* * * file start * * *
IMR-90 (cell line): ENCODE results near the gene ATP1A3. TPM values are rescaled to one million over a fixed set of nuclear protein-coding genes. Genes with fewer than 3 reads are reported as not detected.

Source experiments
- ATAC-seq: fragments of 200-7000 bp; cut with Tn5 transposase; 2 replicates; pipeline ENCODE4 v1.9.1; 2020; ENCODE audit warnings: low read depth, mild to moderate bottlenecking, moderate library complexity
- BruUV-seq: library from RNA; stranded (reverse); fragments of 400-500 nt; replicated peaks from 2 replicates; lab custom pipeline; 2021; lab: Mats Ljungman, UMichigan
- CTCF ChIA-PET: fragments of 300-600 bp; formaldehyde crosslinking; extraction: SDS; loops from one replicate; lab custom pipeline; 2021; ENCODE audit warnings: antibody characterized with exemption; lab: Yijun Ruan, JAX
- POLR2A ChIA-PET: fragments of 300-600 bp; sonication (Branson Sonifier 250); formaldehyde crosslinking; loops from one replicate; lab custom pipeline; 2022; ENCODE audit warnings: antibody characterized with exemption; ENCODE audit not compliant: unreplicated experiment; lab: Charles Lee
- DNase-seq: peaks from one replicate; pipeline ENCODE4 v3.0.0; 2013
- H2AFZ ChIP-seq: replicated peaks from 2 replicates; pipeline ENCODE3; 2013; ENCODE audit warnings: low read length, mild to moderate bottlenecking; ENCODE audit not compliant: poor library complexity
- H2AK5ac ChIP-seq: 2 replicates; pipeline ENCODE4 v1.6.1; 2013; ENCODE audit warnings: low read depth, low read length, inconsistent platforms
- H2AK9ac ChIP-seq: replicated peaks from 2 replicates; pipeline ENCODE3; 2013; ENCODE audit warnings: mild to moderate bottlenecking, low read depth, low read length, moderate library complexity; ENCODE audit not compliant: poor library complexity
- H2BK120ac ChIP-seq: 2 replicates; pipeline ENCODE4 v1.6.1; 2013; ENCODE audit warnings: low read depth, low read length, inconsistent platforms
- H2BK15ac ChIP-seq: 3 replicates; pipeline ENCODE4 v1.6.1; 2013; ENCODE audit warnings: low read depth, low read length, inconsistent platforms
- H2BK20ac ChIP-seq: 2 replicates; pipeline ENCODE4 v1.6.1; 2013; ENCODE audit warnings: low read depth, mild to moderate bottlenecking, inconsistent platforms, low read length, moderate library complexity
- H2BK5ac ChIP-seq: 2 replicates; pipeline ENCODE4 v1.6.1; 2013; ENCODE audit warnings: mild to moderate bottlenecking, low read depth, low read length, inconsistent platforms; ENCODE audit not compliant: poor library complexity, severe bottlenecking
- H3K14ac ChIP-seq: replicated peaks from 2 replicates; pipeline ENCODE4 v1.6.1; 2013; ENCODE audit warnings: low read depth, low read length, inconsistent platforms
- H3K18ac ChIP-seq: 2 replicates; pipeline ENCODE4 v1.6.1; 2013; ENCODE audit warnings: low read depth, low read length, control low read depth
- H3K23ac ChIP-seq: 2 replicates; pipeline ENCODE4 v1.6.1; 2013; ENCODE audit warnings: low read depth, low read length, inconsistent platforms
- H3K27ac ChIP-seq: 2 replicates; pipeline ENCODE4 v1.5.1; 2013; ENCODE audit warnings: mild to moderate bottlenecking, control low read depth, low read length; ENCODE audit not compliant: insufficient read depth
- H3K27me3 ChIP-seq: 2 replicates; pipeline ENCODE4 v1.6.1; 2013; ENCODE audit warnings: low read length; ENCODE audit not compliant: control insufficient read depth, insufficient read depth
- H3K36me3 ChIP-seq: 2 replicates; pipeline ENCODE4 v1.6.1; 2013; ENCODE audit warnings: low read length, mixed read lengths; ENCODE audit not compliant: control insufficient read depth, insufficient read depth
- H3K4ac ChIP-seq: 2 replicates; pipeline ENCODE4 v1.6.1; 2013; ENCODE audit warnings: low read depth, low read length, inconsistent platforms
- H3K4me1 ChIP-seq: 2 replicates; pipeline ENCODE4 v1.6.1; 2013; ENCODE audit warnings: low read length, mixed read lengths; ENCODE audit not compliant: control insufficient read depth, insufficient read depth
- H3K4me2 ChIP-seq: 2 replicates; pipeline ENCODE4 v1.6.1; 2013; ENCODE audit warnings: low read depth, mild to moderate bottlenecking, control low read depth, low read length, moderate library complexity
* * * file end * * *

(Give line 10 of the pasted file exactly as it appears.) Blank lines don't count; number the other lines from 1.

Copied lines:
- H2AK9ac ChIP-seq: replicated peaks from 2 replicates; pipeline ENCODE3; 2013; ENCODE audit warnings: mild to moderate bottlenecking, low read depth, low read length, moderate library complexity; ENCODE audit not compliant: poor library complexity